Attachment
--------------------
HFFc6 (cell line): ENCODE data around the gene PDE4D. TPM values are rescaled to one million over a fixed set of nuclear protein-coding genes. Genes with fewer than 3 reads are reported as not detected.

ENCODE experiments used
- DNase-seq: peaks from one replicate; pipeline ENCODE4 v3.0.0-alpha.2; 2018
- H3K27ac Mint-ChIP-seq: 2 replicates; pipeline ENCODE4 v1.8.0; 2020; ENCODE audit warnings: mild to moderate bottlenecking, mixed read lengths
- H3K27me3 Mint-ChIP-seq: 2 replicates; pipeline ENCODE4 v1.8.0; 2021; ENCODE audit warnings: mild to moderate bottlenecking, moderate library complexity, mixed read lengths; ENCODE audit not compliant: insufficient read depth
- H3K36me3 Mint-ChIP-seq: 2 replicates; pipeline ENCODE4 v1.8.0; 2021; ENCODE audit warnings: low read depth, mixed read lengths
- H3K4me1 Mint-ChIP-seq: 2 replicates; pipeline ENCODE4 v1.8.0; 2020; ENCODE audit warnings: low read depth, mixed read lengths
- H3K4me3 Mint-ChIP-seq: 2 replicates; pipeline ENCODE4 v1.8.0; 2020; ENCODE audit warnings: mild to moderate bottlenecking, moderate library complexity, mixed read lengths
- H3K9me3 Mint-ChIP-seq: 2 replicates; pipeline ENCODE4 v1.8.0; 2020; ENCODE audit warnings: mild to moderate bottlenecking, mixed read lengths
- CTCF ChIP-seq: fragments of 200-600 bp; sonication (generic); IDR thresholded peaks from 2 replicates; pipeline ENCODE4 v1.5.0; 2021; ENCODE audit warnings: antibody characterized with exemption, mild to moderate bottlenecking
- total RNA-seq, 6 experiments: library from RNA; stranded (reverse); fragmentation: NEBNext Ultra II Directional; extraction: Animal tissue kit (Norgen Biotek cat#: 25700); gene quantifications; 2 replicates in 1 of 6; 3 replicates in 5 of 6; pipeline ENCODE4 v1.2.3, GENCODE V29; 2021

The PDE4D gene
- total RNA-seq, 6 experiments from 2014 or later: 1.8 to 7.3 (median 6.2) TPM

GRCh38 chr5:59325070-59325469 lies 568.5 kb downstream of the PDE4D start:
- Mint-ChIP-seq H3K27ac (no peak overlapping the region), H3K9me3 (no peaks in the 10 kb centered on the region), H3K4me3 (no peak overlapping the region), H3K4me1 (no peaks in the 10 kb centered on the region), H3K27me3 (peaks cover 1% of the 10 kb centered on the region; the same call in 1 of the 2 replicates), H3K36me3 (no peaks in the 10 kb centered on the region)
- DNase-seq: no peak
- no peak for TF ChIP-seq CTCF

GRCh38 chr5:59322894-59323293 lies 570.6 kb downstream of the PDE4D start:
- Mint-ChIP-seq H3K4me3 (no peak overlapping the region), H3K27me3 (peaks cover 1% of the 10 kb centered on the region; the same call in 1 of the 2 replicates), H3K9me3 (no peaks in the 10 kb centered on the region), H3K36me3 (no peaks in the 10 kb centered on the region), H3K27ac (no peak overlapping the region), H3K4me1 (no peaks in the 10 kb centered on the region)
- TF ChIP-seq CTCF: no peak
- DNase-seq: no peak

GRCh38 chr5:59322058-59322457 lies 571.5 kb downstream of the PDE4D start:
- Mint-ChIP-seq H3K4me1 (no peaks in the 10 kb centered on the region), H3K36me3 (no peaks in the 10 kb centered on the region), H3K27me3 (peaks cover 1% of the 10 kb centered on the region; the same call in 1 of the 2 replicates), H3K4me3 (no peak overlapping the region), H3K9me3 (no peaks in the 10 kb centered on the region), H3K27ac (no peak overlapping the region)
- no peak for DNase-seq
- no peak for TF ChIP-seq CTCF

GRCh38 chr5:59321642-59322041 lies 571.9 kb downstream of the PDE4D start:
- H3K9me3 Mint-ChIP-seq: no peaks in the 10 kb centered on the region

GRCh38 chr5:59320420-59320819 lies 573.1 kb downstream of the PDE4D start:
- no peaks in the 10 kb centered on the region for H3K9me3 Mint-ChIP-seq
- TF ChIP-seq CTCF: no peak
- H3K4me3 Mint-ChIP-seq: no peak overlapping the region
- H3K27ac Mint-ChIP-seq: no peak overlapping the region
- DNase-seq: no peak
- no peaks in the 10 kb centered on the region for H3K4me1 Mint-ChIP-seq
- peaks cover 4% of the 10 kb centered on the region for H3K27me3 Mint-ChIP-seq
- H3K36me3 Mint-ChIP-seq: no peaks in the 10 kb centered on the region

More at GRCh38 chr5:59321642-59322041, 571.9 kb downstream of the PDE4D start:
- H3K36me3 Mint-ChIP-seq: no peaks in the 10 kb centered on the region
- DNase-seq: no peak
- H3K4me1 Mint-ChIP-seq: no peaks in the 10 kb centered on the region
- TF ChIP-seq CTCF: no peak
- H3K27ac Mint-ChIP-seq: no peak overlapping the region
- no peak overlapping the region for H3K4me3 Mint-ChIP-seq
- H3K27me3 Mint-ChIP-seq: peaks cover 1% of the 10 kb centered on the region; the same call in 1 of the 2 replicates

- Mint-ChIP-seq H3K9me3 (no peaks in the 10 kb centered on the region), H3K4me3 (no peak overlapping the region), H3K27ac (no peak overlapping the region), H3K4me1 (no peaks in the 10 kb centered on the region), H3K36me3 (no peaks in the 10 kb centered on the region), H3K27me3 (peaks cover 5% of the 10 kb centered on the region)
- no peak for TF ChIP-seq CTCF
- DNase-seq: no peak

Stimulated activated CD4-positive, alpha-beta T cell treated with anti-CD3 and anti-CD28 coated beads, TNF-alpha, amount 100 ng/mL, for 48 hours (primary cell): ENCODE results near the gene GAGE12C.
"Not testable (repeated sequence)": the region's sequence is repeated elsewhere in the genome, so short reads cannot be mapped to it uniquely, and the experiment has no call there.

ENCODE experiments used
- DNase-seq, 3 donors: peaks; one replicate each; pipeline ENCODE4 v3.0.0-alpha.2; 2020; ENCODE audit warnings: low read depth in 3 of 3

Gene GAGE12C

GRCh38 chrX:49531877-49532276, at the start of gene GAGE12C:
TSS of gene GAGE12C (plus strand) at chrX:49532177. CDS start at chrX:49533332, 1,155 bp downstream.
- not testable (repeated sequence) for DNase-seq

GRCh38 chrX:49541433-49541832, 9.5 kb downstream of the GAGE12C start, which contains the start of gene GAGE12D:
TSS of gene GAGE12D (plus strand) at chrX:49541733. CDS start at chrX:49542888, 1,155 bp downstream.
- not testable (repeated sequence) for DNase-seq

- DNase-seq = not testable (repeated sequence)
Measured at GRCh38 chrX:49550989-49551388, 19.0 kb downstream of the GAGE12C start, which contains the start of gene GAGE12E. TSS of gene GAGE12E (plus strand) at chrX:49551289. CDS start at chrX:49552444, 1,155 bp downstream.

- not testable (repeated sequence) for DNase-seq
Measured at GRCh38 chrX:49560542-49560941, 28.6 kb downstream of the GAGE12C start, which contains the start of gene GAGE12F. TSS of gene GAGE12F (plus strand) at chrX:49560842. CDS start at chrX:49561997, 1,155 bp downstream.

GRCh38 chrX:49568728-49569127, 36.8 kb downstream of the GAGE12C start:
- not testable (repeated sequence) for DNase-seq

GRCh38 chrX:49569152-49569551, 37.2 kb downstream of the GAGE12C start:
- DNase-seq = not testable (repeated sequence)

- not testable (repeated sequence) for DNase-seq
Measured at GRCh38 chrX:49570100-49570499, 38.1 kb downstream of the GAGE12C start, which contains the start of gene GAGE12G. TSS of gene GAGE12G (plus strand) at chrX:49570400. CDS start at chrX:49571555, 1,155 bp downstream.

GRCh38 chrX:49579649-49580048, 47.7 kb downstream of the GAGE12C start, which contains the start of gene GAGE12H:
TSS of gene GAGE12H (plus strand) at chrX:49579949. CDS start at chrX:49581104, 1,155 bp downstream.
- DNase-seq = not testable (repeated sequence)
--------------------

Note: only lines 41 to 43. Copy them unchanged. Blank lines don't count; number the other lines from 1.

- TF ChIP-seq CTCF: no peak
- H3K27ac Mint-ChIP-seq: no peak overlapping the region
- no peak overlapping the region for H3K4me3 Mint-ChIP-seq